You or your spouse just landed the job of your dreams. If the new opportunity is taking you and your family out of your current town, state, across the country or beyond, the pressure is on. You've got to get all the details of the move done right in a short amount of time.
Begin your planning the day that you find out the move is a go. You might think packing your house will be simple and fast, for example, but many people are surprised at how much stuff they really have. Make your to do checklist on day one and be ready to add to it regularly.
Many employers offer a house hunting or apartment searching trip paid for by the company. Be sure and take them up on this typically free opportunity to give you some hands on time in the new geography. Ask yourself questions now such as:
- Will I be renting or buying?
- Do I know anything about the neighborhoods? Schools? Activities such as shopping, nightlife, and recreation?
- Will I need a storage unit when I arrive?
- Will I be hiring movers or moving myself? Ask for recommendations from friends of good movers, especially since local moves and interstate moves are usually billed and handled differently. If you are moving yourself, take a critical inventory and start packing unneeded items well in advance.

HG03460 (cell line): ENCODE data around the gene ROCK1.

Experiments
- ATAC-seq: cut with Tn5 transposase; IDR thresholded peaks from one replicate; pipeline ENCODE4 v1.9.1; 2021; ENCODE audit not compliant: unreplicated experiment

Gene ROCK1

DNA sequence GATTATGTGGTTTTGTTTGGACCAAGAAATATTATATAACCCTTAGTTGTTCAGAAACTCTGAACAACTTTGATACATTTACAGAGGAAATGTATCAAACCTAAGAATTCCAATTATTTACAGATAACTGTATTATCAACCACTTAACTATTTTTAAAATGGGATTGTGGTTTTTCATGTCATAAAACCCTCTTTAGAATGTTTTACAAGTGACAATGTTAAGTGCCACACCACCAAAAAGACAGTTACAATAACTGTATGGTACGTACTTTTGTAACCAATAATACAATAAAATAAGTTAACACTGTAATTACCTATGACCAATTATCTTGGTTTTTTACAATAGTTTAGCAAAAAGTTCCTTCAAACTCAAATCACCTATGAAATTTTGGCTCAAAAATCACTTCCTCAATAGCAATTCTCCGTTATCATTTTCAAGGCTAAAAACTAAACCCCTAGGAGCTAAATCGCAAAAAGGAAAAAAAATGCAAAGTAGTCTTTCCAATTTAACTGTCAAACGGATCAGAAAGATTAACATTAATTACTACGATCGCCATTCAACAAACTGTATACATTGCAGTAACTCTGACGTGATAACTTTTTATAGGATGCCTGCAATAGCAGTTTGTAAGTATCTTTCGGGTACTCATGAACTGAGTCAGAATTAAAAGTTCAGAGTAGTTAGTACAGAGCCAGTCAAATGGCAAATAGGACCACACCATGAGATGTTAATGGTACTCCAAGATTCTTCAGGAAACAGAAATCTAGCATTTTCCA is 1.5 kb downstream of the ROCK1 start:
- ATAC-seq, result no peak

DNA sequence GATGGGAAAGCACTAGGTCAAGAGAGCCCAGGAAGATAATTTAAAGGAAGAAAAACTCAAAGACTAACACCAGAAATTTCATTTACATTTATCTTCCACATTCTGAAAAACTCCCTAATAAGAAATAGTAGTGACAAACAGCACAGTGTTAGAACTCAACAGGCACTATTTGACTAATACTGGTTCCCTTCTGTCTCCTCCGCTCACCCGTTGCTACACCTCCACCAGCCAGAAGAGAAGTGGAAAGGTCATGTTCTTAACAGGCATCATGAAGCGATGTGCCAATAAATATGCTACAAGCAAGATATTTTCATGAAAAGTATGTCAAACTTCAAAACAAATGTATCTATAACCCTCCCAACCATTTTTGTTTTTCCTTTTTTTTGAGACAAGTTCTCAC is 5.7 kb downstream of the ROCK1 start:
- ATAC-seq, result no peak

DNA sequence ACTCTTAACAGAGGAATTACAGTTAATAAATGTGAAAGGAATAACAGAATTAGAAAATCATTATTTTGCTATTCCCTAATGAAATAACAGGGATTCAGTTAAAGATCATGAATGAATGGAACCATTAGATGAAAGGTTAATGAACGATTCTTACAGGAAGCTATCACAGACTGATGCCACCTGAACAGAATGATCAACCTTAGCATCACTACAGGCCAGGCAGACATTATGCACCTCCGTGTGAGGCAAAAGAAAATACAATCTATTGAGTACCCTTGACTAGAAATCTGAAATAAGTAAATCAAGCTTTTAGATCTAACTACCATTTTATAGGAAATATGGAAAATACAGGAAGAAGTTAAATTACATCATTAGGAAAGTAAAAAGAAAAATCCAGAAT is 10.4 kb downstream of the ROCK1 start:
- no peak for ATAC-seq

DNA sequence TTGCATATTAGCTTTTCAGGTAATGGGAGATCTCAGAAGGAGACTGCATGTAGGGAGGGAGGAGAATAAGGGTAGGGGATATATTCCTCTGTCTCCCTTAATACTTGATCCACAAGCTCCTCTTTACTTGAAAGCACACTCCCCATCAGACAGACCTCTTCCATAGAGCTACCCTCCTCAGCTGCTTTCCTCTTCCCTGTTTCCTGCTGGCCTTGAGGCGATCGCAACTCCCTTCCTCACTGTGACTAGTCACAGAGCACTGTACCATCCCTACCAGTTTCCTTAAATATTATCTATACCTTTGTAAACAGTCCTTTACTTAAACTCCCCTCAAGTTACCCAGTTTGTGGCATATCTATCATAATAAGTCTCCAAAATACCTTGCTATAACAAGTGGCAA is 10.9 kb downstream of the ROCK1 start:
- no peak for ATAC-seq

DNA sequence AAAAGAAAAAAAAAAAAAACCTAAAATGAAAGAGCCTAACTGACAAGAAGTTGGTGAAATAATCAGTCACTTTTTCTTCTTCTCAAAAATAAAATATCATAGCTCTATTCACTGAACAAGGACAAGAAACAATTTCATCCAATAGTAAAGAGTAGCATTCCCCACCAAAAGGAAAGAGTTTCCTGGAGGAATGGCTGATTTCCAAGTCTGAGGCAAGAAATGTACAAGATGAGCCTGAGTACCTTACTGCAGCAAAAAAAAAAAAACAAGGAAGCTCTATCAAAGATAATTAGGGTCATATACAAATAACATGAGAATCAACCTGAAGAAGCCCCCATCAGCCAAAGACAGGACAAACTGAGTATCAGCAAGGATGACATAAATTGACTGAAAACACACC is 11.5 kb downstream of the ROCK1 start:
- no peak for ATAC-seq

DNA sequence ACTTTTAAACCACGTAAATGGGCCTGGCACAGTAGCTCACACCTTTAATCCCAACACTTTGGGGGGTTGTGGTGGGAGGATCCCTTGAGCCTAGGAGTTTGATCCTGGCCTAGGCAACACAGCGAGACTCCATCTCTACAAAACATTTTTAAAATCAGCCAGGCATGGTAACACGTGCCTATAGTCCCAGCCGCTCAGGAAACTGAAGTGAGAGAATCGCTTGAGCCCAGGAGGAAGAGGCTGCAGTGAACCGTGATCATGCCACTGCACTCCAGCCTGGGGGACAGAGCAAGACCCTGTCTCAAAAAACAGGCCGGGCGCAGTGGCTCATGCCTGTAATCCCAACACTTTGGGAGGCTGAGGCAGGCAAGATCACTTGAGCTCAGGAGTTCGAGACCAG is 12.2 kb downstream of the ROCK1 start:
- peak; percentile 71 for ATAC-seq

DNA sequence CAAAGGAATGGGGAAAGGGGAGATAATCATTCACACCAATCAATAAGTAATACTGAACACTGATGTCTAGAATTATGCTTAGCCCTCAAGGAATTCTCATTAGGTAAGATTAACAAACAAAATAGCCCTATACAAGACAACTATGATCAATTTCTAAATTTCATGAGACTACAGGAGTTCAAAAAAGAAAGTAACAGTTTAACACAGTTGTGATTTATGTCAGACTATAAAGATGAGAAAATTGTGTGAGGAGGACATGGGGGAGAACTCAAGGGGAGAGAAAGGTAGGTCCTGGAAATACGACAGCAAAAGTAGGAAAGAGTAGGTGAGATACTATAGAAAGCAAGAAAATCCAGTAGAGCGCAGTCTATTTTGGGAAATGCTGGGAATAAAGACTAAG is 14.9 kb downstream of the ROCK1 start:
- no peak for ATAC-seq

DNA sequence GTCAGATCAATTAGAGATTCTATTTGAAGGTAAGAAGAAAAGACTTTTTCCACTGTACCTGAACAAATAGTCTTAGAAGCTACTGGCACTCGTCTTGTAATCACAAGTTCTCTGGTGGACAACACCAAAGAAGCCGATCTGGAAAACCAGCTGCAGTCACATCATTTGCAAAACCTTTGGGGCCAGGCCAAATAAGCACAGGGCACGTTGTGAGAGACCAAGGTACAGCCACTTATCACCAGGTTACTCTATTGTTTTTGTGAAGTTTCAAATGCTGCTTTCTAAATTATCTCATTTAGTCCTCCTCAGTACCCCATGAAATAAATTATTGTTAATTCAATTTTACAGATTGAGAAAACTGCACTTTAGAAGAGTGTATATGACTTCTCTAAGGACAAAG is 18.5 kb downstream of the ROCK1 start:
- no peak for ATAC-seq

What do I need to do to leave my current home? Do I have specific tasks to complete with my landlord? Do I need to hire a realtor and sell my current home? Is my apartment or home ready for me to vacate?
Make a list of your utility companies to contact to shut off service when the time comes, as well as friends, family, and clients you need to notify.
Prepare Your Kids
Children need as much time as possible to adjust to the idea of moving. A move is an opportunity to involve them in the planning and get them on board with the change by creating buy-in and enthusiasm.
If moving overseas, there may be special considerations you will want to take into account for expatriating your family.
- Have your kids search the Internet for information on where you are moving and let them tell you about possible neighborhoods, schools or just fun things to do there.
- If you plan to drive to the new location, have the kids research cool things to do along the route or design postcards they can send to their friends with your new address.
- Remain positive as you discuss the move and use each conversation as an opportunity to both discuss exciting aspects as well as talk to them about any concerns.
- When you have chosen your new neighborhood, arrange for a tour of their new school.
- Once you have moved, walk the neighborhood with your children and knock on doors to help introduce them to other families nearby. You can also enroll them in a favorite activity right away to give them a chance to make new friends fast. This can be especially important if you move in summer and school is not in session.
Consider Renting First
Renting gives you the flexibility to move if it turns out the neighborhood you chose isn’t what you expect or want. It also gives you time to investigate other areas, determine if renting or buying is what you want for the long term, and make sure the new job is going to be one you want to stay with. Investigate suburbs outside the major metropolitan area to find places with the lowest crime, best quality of schools, and access to recreation. Renting also might allow you to save more money for a home purchase down the road.